2. Adam Young posted a description how to use Keystone with httpd.  I will be posting a description of how to use Swift with apache2.
  3. As I am working on attaching Swift as request processor to apache2, I am encountering some non standard behavior of the Swift wsgi application – these will hopefully be pushed back as bug fixes.
  4. Some comparative performance measurements are needed to gain understanding of specific examples.
  5. Push for blueprint to add such support: Swift first (and if the commonality is reasonable to other servers).

(1) thanks to Nadav Harel for pointing this up


3, 2, 1, Launching…

As a first stage, this blog will be used for covering Openstack open source activities.

Specifically, my current interest is in Swift, a well designed scalable object store. As  I am exploring swift code, I will be using this blog to dive into the design choices and summarize some of the discussions I am having with others in the field on the subject matter.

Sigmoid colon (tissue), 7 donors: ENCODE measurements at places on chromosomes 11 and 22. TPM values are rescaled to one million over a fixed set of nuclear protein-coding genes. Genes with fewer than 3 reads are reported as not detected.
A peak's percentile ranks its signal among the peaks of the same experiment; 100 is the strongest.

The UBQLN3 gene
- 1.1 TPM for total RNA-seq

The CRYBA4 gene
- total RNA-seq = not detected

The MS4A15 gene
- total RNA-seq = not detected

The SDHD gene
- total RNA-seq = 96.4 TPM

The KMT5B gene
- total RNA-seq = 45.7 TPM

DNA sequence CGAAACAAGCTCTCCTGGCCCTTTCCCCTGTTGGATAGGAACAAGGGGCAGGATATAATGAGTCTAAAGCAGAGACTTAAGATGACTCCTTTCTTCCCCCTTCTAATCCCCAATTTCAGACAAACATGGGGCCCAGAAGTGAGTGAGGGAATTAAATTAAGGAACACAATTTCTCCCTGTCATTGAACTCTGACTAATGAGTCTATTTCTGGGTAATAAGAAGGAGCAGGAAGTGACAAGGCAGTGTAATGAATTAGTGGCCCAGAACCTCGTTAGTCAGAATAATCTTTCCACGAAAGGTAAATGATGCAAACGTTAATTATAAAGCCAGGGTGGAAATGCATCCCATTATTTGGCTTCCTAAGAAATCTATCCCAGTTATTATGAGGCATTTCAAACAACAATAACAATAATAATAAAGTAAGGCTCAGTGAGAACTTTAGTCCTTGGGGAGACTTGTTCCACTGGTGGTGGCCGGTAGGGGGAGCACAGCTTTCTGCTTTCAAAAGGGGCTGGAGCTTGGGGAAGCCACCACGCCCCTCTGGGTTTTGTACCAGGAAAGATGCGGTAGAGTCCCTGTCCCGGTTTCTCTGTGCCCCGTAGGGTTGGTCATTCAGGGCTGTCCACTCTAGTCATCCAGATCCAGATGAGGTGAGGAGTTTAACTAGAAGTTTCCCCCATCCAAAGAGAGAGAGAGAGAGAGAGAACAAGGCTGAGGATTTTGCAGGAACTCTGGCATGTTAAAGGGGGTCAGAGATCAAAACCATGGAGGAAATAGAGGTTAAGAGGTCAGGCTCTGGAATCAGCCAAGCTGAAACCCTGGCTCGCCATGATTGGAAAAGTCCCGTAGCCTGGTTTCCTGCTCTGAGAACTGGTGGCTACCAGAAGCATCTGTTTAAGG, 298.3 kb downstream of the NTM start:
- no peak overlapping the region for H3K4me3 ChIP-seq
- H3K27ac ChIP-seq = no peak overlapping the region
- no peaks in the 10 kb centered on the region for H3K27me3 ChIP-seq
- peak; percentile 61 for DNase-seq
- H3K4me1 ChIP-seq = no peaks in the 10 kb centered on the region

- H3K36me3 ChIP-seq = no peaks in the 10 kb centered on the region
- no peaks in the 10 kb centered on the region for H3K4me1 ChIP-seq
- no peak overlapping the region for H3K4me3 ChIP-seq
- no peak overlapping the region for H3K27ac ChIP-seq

The intent of each post is to dive deeply into one topic, may this be a design choice, an issue with the solution, a limitation or a consequence, etc. I will be doing my utmost to continuously update my posts as I am hit with new understandings and additional views by colleagues.

A word of warning, everything within this blog is provided as is and expresses my own understanding, views  and thoughts + a free style summary of views made by others – nothing more. This blog is not to be considered an authoritative source of information for anything but my name and my poor English.

Last, I am having fun putting this stuff out, so don’t take anything written too seriously, or you may fail to see the forest for the trees.